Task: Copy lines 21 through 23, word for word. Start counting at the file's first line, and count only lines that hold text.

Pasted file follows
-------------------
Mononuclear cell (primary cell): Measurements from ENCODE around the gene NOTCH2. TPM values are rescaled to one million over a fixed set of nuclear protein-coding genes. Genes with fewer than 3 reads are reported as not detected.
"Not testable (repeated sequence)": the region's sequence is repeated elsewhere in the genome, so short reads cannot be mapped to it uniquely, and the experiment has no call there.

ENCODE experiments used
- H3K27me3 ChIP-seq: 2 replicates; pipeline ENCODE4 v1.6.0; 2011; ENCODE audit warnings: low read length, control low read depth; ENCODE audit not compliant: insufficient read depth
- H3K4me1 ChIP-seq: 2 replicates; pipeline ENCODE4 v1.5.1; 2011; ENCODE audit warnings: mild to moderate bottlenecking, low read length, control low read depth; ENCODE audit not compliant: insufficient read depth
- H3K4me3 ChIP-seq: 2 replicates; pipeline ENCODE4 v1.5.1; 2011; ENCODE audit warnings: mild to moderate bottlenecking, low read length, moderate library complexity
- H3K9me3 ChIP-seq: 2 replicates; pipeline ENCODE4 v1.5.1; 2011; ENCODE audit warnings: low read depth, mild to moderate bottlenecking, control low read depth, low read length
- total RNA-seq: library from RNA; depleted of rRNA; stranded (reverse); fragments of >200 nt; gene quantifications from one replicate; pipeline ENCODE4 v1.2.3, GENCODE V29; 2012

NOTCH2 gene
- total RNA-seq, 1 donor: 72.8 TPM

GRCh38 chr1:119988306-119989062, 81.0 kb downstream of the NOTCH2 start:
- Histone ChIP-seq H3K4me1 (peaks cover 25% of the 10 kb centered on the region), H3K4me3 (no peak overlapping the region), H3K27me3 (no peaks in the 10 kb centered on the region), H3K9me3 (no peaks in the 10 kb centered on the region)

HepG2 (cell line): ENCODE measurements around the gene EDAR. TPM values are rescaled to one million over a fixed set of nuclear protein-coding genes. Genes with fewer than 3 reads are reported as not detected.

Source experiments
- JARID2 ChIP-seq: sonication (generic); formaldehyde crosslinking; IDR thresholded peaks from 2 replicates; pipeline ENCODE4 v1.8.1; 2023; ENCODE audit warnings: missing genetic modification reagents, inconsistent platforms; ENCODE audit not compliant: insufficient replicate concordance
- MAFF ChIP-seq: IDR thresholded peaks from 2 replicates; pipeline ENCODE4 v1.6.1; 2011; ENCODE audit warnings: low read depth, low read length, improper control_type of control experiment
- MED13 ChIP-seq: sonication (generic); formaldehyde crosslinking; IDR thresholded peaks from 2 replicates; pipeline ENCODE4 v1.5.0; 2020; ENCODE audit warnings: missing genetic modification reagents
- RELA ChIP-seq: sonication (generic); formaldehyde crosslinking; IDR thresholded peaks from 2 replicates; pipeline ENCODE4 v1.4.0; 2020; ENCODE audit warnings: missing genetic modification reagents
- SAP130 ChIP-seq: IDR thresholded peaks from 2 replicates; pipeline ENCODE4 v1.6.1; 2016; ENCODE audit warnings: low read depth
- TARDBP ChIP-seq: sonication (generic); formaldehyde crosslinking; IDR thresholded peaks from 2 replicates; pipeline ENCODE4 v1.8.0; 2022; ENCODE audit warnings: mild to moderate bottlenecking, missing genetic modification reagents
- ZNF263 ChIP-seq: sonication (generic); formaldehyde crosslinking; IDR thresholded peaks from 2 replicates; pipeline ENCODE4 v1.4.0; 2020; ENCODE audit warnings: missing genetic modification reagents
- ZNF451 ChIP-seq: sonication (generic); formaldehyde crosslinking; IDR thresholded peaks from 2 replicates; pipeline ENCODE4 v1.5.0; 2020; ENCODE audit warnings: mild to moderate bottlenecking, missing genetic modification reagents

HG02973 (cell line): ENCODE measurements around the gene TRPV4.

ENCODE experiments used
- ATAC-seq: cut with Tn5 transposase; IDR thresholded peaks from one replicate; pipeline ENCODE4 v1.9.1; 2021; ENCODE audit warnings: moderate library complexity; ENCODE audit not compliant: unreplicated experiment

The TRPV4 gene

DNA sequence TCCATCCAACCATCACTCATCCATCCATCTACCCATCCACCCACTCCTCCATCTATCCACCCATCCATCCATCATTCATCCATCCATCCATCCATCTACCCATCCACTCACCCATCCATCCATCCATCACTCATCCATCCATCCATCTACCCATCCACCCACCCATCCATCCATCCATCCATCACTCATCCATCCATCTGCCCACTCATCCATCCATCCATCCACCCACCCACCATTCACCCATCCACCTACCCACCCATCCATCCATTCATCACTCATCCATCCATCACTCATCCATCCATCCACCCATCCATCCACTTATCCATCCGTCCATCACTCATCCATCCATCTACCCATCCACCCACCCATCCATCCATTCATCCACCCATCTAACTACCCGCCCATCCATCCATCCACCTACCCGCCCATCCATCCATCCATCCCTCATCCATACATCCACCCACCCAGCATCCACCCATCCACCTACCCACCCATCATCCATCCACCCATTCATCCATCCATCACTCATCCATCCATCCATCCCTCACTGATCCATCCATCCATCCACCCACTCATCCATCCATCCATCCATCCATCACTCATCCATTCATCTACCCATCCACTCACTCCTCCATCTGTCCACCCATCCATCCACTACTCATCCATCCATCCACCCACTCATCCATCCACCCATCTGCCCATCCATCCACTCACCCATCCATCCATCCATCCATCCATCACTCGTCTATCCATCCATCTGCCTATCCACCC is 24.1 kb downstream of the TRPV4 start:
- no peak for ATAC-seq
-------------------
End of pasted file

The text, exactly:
- ZNF263 ChIP-seq: sonication (generic); formaldehyde crosslinking; IDR thresholded peaks from 2 replicates; pipeline ENCODE4 v1.4.0; 2020; ENCODE audit warnings: missing genetic modification reagents
- ZNF451 ChIP-seq: sonication (generic); formaldehyde crosslinking; IDR thresholded peaks from 2 replicates; pipeline ENCODE4 v1.5.0; 2020; ENCODE audit warnings: mild to moderate bottlenecking, missing genetic modification reagents

HG02973 (cell line): ENCODE measurements around the gene TRPV4.